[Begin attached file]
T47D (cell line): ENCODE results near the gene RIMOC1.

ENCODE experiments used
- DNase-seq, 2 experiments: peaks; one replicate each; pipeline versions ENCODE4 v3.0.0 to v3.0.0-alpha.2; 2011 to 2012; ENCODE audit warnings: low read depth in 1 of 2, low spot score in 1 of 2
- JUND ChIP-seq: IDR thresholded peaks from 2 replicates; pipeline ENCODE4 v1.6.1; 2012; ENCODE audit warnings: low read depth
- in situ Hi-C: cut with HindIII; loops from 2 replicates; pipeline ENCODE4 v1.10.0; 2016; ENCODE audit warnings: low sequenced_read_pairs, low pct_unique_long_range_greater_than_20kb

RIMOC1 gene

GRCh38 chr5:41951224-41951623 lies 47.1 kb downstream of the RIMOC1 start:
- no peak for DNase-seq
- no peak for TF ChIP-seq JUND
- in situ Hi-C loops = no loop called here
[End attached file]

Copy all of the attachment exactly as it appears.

T47D (cell line): ENCODE results near the gene RIMOC1.

ENCODE experiments used
- DNase-seq, 2 experiments: peaks; one replicate each; pipeline versions ENCODE4 v3.0.0 to v3.0.0-alpha.2; 2011 to 2012; ENCODE audit warnings: low read depth in 1 of 2, low spot score in 1 of 2
- JUND ChIP-seq: IDR thresholded peaks from 2 replicates; pipeline ENCODE4 v1.6.1; 2012; ENCODE audit warnings: low read depth
- in situ Hi-C: cut with HindIII; loops from 2 replicates; pipeline ENCODE4 v1.10.0; 2016; ENCODE audit warnings: low sequenced_read_pairs, low pct_unique_long_range_greater_than_20kb

RIMOC1 gene

GRCh38 chr5:41951224-41951623 lies 47.1 kb downstream of the RIMOC1 start:
- no peak for DNase-seq
- no peak for TF ChIP-seq JUND
- in situ Hi-C loops = no loop called here